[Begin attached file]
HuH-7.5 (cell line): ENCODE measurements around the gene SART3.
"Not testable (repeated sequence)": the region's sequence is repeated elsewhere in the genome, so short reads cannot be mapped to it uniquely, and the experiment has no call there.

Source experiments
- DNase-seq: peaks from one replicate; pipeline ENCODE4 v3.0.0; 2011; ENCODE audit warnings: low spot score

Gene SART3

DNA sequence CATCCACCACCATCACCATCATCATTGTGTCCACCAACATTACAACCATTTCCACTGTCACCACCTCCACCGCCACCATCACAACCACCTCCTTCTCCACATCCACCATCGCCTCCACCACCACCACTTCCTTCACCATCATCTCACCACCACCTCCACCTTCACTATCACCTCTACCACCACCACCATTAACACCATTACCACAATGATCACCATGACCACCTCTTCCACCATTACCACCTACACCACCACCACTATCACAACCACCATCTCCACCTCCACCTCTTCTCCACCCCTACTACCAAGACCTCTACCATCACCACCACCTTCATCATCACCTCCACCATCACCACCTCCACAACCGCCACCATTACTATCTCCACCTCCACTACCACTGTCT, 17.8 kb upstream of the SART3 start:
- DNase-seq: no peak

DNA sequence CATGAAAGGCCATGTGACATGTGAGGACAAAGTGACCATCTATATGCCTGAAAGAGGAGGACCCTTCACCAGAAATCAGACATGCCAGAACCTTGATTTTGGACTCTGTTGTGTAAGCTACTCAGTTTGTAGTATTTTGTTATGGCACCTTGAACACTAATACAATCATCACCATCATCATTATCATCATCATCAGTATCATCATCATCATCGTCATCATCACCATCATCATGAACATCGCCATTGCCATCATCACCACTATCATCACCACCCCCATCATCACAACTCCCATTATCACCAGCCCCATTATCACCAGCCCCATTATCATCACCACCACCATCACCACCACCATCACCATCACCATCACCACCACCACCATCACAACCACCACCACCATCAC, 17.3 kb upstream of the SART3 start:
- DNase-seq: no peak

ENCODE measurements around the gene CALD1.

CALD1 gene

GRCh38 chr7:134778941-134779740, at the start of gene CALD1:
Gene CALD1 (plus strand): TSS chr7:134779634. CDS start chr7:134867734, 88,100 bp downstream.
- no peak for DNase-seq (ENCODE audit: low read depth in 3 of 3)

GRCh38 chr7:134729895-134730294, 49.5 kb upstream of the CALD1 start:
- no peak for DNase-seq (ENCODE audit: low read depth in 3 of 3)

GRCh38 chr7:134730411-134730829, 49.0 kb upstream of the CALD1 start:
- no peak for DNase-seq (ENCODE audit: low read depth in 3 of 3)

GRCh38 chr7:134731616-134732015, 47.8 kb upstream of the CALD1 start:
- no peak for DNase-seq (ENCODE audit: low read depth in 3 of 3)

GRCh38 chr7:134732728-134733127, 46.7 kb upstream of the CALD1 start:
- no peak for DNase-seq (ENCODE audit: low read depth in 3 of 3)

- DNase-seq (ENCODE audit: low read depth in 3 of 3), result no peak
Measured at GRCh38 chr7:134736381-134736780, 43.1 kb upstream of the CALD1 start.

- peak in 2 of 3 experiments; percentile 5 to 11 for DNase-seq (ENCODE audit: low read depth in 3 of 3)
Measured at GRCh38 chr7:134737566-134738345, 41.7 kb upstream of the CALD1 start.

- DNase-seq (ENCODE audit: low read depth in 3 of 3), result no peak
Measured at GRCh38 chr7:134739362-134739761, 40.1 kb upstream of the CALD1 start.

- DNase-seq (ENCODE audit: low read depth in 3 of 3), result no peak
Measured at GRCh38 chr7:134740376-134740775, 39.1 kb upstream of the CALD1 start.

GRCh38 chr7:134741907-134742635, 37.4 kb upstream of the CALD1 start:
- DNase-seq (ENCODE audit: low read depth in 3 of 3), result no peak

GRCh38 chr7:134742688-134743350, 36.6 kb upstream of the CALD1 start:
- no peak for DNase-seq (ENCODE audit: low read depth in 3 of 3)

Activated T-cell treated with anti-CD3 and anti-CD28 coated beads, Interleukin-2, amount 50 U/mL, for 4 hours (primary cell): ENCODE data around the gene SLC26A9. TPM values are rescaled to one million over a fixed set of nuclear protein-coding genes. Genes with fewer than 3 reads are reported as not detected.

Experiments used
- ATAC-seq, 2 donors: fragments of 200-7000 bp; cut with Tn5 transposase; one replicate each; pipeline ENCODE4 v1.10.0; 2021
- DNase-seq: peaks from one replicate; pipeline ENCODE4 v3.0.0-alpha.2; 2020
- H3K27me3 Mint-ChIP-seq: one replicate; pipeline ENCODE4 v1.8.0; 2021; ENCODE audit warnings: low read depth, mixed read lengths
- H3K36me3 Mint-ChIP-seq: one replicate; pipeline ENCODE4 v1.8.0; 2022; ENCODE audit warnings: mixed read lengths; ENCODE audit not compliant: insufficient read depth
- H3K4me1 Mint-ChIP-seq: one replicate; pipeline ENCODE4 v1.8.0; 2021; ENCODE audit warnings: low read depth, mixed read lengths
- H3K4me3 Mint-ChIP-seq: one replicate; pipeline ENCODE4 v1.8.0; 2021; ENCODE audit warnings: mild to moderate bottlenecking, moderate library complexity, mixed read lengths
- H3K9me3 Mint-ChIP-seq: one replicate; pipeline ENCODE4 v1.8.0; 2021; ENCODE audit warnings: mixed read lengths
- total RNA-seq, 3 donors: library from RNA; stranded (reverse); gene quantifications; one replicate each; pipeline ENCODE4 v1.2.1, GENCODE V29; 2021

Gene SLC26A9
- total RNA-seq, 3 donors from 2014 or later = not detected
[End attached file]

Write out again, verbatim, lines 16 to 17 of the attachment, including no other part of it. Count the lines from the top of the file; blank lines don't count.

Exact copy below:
- no peak for DNase-seq (ENCODE audit: low read depth in 3 of 3)

GRCh38 chr7:134730411-134730829, 49.0 kb upstream of the CALD1 start: